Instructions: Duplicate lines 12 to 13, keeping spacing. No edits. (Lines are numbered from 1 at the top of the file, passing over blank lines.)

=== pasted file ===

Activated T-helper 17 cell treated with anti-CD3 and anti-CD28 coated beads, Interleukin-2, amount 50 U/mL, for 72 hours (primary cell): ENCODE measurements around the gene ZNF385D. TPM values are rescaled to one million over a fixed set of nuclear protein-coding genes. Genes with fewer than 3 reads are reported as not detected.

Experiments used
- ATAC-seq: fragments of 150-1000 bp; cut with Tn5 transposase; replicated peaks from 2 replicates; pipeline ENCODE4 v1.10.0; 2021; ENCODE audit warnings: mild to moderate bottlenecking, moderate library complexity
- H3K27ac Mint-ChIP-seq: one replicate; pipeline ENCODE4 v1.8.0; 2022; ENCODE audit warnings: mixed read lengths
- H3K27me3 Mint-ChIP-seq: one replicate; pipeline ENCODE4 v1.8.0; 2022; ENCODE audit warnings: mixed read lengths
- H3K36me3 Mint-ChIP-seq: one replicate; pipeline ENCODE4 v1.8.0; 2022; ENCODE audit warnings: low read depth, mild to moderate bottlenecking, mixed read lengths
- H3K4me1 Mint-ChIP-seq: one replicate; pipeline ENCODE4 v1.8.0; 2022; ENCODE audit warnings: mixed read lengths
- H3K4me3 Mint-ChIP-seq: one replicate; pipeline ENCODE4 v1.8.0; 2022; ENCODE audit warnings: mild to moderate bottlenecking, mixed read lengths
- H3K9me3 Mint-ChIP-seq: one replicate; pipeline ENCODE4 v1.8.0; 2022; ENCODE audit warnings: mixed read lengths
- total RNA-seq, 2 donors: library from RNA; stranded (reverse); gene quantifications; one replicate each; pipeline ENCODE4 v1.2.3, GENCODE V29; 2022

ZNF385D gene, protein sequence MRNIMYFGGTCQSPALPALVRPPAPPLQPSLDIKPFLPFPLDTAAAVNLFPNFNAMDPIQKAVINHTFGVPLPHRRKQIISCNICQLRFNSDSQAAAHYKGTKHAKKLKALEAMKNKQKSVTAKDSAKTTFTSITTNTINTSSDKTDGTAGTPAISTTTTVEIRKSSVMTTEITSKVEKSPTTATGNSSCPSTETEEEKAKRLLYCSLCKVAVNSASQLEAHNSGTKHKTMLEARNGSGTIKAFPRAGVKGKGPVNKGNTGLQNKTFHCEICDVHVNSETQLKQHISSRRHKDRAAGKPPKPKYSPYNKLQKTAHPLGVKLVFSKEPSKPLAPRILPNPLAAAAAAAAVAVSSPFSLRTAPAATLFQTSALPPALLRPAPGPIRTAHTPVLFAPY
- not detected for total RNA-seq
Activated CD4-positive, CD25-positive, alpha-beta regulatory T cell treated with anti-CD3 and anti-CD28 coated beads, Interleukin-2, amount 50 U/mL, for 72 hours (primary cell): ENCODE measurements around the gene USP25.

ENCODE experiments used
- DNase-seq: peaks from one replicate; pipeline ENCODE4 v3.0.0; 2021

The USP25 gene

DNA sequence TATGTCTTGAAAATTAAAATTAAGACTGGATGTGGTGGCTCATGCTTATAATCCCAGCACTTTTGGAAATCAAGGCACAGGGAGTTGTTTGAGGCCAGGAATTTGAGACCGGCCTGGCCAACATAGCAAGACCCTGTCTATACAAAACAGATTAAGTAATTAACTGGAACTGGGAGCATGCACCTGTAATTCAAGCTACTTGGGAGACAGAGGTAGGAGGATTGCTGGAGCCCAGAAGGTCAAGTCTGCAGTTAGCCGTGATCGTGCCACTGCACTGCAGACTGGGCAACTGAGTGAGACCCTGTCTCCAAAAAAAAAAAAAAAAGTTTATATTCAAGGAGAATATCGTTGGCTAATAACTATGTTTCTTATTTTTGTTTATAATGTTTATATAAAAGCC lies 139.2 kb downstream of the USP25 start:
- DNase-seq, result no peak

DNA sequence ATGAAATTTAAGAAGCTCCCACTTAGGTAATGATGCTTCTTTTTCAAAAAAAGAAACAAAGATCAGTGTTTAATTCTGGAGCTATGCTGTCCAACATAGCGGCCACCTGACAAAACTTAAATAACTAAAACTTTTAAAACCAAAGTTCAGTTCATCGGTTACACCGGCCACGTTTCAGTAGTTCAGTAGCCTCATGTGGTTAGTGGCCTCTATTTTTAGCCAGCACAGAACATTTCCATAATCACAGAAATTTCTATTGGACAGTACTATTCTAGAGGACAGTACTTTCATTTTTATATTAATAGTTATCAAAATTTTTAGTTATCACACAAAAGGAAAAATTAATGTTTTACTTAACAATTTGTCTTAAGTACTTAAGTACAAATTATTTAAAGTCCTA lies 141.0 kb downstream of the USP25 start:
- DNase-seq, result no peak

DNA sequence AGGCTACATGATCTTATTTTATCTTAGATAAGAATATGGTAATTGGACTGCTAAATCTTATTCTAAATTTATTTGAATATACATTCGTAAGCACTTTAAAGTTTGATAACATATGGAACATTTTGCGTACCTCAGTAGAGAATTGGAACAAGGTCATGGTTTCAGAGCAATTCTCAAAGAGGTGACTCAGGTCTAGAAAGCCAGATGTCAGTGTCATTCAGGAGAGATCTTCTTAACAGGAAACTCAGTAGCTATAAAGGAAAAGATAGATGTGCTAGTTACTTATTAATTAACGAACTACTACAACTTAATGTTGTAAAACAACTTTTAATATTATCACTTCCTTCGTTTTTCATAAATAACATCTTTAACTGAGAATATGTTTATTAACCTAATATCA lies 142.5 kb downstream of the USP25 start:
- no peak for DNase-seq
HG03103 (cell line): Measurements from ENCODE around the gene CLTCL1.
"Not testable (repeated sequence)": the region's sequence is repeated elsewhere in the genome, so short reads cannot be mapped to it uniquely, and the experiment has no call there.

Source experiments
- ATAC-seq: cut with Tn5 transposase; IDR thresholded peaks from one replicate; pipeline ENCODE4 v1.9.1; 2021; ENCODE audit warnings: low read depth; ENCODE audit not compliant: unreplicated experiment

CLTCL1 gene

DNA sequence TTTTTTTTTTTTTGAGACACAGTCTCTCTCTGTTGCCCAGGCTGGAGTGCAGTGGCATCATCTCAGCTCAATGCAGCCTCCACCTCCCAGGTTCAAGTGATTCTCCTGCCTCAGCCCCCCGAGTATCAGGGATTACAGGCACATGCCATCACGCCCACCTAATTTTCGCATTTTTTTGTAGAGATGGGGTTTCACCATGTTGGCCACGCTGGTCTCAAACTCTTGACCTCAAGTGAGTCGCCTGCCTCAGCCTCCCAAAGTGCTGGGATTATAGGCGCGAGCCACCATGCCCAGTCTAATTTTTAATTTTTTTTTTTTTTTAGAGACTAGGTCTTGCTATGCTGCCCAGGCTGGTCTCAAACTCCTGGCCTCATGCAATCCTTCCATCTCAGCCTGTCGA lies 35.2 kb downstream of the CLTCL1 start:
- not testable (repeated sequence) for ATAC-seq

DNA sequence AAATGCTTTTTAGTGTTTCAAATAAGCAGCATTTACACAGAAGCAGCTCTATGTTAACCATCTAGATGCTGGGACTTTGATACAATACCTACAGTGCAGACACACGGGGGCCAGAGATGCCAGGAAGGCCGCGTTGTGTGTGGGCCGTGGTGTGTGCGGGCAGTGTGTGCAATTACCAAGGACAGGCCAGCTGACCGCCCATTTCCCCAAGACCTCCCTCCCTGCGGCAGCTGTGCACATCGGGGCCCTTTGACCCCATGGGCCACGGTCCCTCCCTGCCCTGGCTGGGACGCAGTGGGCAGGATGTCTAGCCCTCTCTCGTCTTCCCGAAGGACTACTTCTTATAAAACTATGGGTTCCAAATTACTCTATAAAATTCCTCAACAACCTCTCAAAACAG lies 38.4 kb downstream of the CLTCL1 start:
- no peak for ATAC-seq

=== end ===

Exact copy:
- not detected for total RNA-seq
Activated CD4-positive, CD25-positive, alpha-beta regulatory T cell treated with anti-CD3 and anti-CD28 coated beads, Interleukin-2, amount 50 U/mL, for 72 hours (primary cell): ENCODE measurements around the gene USP25.